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A royal flush

by Derek Jory / Vancouver Canucks

Canucks annual Dice & Ice fundraiser is a royal flush for the Canucks for Kids Fund.

The thrill of victory and the agony of defeat took on a whole new meaning Monday night during the Vancouver Canucks' eleventh annual Dice & Ice benefit.

The Canucks for Kids Funds' signature charity benefit, a funny money casino evening with a “Rat Pack” theme held at the Fairmont Hotel Vancouver, featured the Canucks themselves working their magic at the tables, but not at players, as dealers.

“I’ve played a lot of blackjack before so I know how it’s done, but it’s easier being on the other side of the table,” smiled second-year blackjack dealer Steve Bernier.

“It’s tough to be the dealer because you’ve got to add up the cards and really focus.”

Bernier, an experienced card player who had tried his hand in Las Vegas twice and come out on top both times, was as comfortable as the Canucks dealers came thanks to his extensive knowledge of cards.

Ryan Johnson, on the other hand, doesn’t know a full house from a flush.

“You put me in Vegas and I’ll be at the pool or at the shows, not at the slots or tables,” laughed Johnson. “I just have no concept of blackjack or poker or any of that stuff, which is very rare on this team.”

Thankfully Johnson is a quick learner and he’s come to learn a few of the the ins and outs of blackjack. It helped that Dice & Ice is about helping children in need, not walking away a millionaire.

All funds raised from the business formal event, which was sold-out yet again at 720 guests, benefit Canuck Place Children’s Hospice and the Canucks Autism Network. Nearly $300,000 in net proceeds was raised for the Canucks for Kids Fund in support of Canuck Place Children’s Hospice and BC Children’s Hospital Foundation at last year’s event.

“Guys have been talking about this one for a while just because of all the interaction that goes on with the people at the tables and with all the unique things they have going on all night,” said Johnson. “It’s a good mix of pleasure and raising funds for some incredible causes and I think everyone has a good time.”

Also included in this year’s festivities were silent and live auctions featuring rare sports memorabilia, unique travel experiences and themed gift baskets created by players and their wives and significant others.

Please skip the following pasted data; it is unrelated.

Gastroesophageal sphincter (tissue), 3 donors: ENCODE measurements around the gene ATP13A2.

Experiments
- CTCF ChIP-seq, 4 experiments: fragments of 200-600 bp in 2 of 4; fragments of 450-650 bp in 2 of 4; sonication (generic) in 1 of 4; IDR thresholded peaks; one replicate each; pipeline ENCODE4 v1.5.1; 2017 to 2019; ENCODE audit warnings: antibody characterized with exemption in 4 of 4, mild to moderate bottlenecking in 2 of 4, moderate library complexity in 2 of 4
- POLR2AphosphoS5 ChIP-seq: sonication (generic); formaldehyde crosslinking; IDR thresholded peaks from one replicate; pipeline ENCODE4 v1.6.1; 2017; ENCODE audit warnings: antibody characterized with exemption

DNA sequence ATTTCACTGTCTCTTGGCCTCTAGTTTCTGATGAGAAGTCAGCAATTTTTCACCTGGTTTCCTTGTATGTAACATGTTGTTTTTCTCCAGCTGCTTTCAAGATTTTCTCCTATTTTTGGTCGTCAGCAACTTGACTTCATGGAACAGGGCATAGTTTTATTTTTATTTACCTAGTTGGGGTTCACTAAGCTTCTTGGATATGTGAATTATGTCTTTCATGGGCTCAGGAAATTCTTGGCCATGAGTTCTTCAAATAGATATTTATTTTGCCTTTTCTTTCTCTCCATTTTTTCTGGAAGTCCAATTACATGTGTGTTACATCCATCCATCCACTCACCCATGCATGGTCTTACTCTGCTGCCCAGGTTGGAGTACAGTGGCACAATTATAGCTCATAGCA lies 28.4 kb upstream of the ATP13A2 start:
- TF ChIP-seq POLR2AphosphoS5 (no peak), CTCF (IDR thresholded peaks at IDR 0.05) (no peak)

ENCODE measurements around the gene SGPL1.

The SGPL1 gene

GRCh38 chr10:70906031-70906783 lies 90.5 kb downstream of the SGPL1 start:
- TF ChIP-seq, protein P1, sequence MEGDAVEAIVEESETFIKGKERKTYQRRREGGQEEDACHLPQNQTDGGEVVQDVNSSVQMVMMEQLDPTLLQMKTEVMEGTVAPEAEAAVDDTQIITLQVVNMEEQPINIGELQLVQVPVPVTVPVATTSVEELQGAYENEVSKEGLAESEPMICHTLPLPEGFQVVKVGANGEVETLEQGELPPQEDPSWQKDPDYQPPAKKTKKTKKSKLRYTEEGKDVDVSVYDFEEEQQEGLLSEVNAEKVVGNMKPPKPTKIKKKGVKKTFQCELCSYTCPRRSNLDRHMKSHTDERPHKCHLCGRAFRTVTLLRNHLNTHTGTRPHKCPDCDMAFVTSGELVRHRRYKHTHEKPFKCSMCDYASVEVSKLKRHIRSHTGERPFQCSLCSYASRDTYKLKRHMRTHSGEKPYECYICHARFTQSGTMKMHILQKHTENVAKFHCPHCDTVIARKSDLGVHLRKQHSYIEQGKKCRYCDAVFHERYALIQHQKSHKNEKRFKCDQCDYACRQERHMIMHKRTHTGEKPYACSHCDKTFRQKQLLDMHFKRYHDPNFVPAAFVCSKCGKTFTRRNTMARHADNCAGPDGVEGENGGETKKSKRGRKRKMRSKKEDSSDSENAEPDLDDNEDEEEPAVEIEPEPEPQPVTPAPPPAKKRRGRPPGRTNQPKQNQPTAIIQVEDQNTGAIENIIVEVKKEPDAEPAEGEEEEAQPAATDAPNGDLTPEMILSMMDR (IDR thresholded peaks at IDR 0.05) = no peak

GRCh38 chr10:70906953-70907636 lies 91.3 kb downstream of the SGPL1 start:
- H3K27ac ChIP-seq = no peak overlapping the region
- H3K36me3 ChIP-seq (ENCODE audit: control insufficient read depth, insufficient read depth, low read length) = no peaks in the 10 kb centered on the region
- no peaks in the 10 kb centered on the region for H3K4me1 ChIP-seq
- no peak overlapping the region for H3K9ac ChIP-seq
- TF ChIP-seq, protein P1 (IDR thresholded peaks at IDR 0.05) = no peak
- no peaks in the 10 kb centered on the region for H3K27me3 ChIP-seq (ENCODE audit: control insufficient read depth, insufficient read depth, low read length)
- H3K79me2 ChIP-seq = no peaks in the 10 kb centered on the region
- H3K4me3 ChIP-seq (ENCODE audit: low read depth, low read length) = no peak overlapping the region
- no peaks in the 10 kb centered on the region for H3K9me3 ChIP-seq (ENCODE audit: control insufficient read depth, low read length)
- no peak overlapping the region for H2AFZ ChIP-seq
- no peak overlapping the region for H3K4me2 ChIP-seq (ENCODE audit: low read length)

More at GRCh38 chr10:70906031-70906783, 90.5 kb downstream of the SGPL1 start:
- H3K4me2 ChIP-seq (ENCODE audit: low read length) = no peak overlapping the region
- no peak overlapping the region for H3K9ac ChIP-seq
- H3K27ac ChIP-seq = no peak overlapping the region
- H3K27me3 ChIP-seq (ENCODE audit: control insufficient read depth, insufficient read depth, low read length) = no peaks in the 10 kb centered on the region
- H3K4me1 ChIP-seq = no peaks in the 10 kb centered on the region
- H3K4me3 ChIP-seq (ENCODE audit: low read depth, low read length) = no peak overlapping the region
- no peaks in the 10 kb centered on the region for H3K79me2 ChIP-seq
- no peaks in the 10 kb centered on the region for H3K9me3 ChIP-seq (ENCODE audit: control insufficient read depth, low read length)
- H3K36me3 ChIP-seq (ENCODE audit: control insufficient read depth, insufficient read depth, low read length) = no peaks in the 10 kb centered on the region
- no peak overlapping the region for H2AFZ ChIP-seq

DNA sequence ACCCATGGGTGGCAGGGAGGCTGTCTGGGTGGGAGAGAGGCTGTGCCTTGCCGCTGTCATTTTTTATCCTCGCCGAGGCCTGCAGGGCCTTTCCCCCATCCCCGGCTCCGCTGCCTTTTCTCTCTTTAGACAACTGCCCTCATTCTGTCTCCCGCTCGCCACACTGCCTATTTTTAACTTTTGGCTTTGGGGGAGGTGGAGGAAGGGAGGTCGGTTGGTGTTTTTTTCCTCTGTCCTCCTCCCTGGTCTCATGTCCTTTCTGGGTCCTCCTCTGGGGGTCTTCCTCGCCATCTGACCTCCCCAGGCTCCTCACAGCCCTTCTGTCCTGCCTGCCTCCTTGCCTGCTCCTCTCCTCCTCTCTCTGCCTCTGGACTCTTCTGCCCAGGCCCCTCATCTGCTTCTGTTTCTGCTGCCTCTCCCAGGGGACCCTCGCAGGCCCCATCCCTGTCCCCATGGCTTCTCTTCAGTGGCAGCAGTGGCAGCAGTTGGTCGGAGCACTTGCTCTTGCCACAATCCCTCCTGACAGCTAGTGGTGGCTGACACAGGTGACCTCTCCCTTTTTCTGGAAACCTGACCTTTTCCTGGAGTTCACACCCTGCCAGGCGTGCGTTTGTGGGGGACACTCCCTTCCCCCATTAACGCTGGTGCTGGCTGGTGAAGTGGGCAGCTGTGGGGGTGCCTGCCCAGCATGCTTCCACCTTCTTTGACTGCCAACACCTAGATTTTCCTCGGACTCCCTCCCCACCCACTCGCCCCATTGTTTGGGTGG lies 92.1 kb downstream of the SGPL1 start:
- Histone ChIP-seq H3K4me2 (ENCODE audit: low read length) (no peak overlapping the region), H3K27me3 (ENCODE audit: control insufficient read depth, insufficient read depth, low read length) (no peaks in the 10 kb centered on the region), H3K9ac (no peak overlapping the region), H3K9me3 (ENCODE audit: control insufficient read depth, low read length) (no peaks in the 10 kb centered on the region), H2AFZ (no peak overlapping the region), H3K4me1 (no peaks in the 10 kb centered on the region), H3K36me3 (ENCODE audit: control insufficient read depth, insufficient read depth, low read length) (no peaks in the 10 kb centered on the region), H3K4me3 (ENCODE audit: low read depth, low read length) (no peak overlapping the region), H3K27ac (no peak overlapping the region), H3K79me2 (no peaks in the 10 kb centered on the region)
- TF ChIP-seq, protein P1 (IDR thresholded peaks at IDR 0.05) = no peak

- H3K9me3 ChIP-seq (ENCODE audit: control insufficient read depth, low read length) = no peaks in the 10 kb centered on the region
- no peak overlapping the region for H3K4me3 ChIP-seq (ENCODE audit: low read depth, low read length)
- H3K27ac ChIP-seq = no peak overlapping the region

Among the swag up for grabs was a Canadian Classic Road Trip with the Canucks, a Roberto Luongo game-worn blocker, glove and stick, a Night Out with Tim McGraw, a Behind the Scenes on a Vancouver Movie Set experience and a Wheelbarrow of Booze.

While the players worked on their poker faces, it was smiles all around for the guests in attendance and two grins in particular jumped out from the crowd, that of Katy Harandi, chair of the Canucks Autism Network (CAN) and John Rose, chair of Canuck Place Children’s Hospice.

For CAN, an organization that enhances the quality of life for families living with autism in British Columbia, this event is its biggest fundraiser of the year and being a relatively young charity with only two years under its belt, the funds raised make all the difference.

“It’s overwhelming to have such support from the Canucks for Kids Fund and the whole Canucks organization,” said Harandi. “I think it’s just fabulous to have an event where so many people who are dedicated to the Canucks turn up.”

“The funds help support our various programs and they’re really such a necessity in Canada and in Vancouver especially, because programs are really scarce and far between for autism. The Canucks Autism Network hopes to fill the gap and really help the families struggling with this challenging disorder.”

Rose echoed the sentiments that pairing fun with fundraising is really win-win situation for everyone.

“It’s a fun night, but it’s also very meaningful and I know for us, it’s a very significant event in the sense of just building awareness of what Canuck Place does and how we benefit from the involvement with the Canuck players, whether it’s pumpkin carving or coming over and being with the kids,” said Rose, adding that having ridden the elevator up with Kevin Bieksa, he sensed this was an event the players truly enjoyed getting behind.

“It’s one event that really is fun for them and I think it really connects the Canucks with the community. Then you’ve got the Canucks for Kids Fund and people like ourselves, Canuck Place, and CAN being the beneficiaries, I think it really brings the community together.”

Follow these links for more information on the Canucks for Kids Fund, Canuck Place Children’s Hospice, the Canucks Autism Network and other Canucks community partnerships.

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